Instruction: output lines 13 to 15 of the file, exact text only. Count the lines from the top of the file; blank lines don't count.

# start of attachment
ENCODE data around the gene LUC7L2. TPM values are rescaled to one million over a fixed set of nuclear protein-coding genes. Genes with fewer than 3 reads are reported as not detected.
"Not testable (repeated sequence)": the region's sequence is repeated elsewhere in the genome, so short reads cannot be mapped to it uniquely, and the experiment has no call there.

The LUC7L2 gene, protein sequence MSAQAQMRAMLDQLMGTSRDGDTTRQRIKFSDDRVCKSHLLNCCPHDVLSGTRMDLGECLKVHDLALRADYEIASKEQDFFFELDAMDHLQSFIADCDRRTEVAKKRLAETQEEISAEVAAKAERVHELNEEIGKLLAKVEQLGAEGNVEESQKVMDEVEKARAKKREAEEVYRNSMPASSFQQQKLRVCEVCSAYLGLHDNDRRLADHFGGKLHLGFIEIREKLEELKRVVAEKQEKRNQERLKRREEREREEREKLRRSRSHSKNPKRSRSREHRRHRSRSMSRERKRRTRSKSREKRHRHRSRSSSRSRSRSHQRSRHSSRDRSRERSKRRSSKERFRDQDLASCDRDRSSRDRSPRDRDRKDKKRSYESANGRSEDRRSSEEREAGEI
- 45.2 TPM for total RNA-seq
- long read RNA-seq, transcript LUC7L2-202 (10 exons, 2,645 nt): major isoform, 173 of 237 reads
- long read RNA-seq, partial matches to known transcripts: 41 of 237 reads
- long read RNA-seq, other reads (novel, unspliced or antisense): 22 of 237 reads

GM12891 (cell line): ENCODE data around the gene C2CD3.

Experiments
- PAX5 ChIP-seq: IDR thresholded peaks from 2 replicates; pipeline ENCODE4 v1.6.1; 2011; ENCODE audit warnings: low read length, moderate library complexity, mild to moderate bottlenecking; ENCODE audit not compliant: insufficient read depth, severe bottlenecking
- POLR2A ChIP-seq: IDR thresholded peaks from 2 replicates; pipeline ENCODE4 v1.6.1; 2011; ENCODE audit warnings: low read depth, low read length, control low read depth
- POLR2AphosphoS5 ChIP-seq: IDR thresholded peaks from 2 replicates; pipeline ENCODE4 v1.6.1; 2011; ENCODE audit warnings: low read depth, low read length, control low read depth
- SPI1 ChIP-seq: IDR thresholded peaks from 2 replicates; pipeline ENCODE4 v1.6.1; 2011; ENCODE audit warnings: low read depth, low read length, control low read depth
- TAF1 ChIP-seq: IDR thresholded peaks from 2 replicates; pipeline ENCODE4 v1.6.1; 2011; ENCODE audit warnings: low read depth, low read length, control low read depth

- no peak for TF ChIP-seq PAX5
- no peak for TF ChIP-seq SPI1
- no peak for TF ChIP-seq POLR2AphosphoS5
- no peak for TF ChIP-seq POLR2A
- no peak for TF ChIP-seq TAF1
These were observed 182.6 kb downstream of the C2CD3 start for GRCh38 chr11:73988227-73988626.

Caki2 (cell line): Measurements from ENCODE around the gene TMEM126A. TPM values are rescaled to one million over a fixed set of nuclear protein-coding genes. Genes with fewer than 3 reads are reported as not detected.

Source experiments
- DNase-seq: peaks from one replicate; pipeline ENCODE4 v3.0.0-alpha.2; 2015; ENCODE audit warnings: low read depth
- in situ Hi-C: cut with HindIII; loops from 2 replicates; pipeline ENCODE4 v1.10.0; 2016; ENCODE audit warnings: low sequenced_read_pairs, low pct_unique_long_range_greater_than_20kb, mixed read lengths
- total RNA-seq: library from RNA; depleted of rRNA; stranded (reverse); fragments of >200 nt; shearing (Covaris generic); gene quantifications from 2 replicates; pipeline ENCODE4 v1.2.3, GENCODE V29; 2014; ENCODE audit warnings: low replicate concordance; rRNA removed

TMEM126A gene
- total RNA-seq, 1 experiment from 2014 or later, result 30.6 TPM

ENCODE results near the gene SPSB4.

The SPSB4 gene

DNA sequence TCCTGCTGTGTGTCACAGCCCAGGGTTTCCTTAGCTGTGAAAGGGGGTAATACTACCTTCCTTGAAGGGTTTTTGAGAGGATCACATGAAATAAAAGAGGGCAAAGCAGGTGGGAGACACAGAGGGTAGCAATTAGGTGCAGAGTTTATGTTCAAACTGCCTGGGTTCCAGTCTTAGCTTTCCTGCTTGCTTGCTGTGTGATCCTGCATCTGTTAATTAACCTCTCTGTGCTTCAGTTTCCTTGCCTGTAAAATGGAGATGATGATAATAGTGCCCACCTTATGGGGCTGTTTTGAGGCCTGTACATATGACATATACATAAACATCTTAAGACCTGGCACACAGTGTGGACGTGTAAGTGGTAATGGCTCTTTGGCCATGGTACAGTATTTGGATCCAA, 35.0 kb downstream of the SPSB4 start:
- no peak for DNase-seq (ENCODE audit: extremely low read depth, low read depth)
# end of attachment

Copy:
- SPI1 ChIP-seq: IDR thresholded peaks from 2 replicates; pipeline ENCODE4 v1.6.1; 2011; ENCODE audit warnings: low read depth, low read length, control low read depth
- TAF1 ChIP-seq: IDR thresholded peaks from 2 replicates; pipeline ENCODE4 v1.6.1; 2011; ENCODE audit warnings: low read depth, low read length, control low read depth

- no peak for TF ChIP-seq PAX5